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Old 08-22-2019, 02:08 PM
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Myst_Seattle Myst_Seattle is offline Member
Join Date: Aug 2019
Location: Washington
Posts: 26

Originally Posted by LostMyMarbles View Post
Why do you assume that the waitlist would drop due to a rate increase? The need for childcare will still be there regardless of a rate increase.
The need would still be there, but you won't have to wait for it. Just like you can always buy a plane ticket for Christmas, even if it costs a lot more than on other days. Likewise it is easy to buy a house in Seattle, although you need a lot of money to afford one.

Can you elaborate on that thought process?
Having a long waiting list means parents who both want to work full-time are unable to do so, even if they have the funds to pay for childcare. I personally know people who are struggling with this issue. Increasing the price would increase the profitability of daycares and make access to their services easier to plan for.

Waitlists will cease to exist when there are enough options for families to find adequate care. Price gouging does nothing to eradicate that.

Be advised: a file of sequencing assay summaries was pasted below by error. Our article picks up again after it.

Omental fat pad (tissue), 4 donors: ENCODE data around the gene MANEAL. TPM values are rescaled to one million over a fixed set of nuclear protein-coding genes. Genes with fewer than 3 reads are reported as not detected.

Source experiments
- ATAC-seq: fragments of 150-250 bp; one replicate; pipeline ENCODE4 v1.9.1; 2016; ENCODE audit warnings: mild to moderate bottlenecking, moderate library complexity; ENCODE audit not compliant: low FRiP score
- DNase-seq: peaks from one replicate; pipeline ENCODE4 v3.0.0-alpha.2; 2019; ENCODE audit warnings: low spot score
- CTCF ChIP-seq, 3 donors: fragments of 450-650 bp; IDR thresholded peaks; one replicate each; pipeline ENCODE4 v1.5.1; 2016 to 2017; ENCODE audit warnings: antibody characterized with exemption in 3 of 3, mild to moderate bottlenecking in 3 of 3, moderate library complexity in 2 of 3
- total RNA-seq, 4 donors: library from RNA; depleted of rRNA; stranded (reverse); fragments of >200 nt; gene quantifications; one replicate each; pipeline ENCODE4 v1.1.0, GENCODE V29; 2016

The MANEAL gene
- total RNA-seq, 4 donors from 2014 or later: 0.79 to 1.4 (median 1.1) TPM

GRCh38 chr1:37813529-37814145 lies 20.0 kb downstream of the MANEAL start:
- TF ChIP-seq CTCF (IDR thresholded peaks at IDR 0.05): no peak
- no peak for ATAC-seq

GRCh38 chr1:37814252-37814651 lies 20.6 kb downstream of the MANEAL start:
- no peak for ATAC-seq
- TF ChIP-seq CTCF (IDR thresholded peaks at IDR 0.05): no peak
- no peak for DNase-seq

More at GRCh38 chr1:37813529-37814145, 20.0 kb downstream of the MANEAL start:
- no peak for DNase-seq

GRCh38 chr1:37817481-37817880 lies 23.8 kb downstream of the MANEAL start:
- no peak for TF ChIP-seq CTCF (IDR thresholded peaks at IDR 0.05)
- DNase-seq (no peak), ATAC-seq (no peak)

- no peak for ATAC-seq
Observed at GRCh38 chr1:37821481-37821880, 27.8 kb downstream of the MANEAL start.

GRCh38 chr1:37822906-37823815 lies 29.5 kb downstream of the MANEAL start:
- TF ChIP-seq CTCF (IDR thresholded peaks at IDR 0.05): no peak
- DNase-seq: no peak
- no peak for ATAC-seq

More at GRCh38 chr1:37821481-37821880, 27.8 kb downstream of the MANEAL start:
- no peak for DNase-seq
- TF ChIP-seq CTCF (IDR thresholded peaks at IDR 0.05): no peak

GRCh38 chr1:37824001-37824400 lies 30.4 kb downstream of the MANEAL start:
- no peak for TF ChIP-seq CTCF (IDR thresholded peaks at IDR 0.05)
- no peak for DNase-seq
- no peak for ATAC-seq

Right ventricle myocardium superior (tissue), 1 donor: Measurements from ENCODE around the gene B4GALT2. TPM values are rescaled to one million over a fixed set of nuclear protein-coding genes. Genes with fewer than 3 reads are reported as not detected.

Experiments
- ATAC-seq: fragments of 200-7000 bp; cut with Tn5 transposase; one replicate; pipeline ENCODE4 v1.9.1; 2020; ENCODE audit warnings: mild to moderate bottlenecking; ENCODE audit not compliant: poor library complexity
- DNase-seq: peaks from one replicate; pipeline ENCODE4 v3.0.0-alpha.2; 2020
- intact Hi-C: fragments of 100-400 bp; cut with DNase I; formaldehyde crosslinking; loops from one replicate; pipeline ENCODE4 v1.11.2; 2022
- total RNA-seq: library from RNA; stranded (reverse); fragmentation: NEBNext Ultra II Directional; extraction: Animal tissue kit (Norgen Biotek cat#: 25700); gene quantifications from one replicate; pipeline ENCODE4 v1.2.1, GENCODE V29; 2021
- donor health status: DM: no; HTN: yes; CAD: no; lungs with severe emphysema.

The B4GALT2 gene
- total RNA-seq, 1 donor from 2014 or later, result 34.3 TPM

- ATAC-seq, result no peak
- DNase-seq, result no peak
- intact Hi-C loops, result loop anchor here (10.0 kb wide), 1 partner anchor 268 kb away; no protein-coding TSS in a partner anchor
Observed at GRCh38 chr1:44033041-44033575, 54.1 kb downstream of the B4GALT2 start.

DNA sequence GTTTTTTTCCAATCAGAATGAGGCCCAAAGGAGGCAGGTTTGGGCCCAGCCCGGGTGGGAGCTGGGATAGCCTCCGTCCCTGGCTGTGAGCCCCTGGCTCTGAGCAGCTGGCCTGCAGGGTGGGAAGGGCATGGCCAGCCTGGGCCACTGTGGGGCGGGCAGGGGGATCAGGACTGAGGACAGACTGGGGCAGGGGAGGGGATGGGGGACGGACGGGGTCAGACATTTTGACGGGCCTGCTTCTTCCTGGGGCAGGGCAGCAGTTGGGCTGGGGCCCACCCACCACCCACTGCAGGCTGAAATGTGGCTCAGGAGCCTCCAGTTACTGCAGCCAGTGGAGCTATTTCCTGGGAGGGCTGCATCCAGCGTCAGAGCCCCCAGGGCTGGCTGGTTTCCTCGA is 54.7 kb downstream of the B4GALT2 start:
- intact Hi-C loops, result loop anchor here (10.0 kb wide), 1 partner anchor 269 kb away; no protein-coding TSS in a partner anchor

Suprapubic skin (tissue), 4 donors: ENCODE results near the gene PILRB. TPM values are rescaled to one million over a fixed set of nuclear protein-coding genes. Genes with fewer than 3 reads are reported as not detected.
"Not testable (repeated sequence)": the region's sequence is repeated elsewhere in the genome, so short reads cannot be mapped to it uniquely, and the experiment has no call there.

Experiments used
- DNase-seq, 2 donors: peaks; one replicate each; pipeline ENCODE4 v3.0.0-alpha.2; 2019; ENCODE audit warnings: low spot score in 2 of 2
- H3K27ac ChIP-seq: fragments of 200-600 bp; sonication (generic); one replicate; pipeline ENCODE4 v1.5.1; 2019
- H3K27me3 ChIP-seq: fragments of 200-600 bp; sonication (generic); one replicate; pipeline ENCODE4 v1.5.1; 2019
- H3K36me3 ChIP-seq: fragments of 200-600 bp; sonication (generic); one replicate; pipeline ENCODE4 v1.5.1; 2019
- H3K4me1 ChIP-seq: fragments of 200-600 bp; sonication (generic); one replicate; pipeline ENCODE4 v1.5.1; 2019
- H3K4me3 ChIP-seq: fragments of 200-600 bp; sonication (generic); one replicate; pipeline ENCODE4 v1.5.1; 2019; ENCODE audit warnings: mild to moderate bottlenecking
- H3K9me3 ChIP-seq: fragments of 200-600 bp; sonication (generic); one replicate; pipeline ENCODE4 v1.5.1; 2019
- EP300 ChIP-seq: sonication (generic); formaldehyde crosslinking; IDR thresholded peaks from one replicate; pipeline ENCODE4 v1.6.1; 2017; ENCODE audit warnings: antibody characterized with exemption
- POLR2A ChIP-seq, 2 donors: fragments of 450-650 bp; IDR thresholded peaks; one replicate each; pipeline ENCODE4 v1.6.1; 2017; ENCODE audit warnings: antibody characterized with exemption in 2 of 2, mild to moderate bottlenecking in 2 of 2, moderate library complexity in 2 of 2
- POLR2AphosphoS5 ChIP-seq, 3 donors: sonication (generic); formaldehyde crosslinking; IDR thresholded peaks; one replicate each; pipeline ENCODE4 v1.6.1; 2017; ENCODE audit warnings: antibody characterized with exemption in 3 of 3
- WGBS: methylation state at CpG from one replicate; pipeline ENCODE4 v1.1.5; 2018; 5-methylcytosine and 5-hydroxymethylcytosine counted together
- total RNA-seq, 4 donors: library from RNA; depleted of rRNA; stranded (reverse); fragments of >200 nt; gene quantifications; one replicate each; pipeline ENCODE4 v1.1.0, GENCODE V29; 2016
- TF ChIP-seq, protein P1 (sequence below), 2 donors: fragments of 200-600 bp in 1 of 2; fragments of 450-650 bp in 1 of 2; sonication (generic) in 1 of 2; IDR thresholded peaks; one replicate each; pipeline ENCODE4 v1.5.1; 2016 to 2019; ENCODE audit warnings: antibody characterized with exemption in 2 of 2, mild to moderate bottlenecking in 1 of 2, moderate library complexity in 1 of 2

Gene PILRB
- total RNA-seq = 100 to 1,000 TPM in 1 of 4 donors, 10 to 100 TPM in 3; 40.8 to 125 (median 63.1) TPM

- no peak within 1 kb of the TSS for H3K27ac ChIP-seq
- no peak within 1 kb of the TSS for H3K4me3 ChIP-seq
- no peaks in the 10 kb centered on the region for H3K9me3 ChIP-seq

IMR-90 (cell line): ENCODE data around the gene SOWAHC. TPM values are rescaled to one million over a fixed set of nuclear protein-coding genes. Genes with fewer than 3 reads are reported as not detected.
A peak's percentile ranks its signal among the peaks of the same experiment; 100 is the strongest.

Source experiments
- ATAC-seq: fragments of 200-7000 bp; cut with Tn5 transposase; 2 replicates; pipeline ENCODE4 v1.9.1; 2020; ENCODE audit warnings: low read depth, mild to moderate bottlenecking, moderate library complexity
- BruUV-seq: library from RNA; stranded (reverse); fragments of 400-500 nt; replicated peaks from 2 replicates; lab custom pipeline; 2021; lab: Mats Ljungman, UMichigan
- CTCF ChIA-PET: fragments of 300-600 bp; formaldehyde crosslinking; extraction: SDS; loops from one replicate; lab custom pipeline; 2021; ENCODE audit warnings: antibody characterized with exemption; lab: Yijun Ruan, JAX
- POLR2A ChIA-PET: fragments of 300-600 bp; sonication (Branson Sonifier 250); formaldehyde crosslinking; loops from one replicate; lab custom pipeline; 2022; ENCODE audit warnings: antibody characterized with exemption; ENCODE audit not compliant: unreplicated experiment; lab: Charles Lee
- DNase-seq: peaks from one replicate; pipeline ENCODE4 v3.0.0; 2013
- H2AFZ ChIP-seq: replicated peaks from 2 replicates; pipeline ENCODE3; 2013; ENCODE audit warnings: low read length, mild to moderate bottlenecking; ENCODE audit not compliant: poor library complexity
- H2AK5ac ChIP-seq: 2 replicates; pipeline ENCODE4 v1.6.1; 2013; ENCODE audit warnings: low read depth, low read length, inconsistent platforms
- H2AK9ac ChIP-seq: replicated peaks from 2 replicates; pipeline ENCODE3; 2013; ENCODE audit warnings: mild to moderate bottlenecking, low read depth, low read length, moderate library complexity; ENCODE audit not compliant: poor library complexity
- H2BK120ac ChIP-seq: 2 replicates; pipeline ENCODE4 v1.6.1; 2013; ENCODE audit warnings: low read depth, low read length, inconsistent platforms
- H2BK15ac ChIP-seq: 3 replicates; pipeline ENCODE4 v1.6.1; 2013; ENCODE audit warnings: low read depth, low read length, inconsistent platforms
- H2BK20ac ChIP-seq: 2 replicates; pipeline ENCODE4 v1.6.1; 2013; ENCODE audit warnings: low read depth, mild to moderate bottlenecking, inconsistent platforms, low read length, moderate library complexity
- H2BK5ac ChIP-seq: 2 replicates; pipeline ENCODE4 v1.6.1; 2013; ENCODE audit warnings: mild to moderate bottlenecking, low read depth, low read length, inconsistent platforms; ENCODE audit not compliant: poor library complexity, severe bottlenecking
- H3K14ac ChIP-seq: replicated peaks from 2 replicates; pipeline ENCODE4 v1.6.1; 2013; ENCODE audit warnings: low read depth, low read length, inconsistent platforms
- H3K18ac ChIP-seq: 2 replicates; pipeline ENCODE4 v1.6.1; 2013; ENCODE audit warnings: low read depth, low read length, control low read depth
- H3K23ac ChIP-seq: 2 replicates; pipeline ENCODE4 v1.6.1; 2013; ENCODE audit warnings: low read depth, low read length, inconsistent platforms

It is easy to demonstrate why this is true with an exaggerated example. Let's say you increase your daycare price to $100,000 per week. At those rates only someone like Bill Gates would be able to afford it and the waitlist would be gone. Obviously you can't charge $100k per week, but there is always a price point at which the waiting list would become minimal without hurting your profitability. In economic theory this is referred to as the "supply and demand" curve.

If you truly want to make a change in the daycare supply, write to your representatives.
I completely agree that overregulation is the root cause of the daycare deficit! However that doesn't explain the business practices of daycares in the existing legal environment
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